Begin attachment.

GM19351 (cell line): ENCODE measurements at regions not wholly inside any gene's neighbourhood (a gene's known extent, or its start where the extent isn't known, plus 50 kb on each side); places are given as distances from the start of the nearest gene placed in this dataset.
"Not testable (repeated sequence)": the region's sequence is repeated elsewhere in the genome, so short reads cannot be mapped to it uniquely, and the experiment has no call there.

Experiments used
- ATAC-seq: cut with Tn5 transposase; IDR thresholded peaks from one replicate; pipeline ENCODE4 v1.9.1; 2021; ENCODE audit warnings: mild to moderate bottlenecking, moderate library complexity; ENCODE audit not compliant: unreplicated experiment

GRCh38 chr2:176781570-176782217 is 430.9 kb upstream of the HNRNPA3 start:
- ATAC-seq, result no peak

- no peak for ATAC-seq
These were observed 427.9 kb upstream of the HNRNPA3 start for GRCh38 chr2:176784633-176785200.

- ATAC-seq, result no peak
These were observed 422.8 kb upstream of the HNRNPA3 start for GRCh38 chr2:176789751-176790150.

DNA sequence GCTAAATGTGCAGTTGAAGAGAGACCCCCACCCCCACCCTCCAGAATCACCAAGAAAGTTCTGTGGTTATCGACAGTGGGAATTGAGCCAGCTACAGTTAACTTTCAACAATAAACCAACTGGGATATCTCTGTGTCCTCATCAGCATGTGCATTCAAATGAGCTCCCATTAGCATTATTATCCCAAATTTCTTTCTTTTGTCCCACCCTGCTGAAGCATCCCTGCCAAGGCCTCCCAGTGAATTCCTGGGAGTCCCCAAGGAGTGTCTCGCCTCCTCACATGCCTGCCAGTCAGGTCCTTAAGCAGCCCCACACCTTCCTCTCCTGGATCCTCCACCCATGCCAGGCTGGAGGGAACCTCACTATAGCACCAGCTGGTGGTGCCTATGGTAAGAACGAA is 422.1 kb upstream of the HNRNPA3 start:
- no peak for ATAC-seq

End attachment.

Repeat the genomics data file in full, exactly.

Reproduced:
GM19351 (cell line): ENCODE measurements at regions not wholly inside any gene's neighbourhood (a gene's known extent, or its start where the extent isn't known, plus 50 kb on each side); places are given as distances from the start of the nearest gene placed in this dataset.
"Not testable (repeated sequence)": the region's sequence is repeated elsewhere in the genome, so short reads cannot be mapped to it uniquely, and the experiment has no call there.

Experiments used
- ATAC-seq: cut with Tn5 transposase; IDR thresholded peaks from one replicate; pipeline ENCODE4 v1.9.1; 2021; ENCODE audit warnings: mild to moderate bottlenecking, moderate library complexity; ENCODE audit not compliant: unreplicated experiment

GRCh38 chr2:176781570-176782217 is 430.9 kb upstream of the HNRNPA3 start:
- ATAC-seq, result no peak

- no peak for ATAC-seq
These were observed 427.9 kb upstream of the HNRNPA3 start for GRCh38 chr2:176784633-176785200.

- ATAC-seq, result no peak
These were observed 422.8 kb upstream of the HNRNPA3 start for GRCh38 chr2:176789751-176790150.

DNA sequence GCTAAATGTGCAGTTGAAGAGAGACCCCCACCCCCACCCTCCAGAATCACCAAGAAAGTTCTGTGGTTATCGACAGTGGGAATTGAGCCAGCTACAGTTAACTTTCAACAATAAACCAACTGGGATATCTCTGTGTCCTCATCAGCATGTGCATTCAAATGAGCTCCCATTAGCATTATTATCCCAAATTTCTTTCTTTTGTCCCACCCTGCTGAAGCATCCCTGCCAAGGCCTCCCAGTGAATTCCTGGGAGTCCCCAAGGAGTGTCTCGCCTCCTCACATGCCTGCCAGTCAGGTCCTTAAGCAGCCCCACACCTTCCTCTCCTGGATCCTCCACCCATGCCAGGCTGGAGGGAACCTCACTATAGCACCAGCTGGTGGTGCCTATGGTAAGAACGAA is 422.1 kb upstream of the HNRNPA3 start:
- no peak for ATAC-seq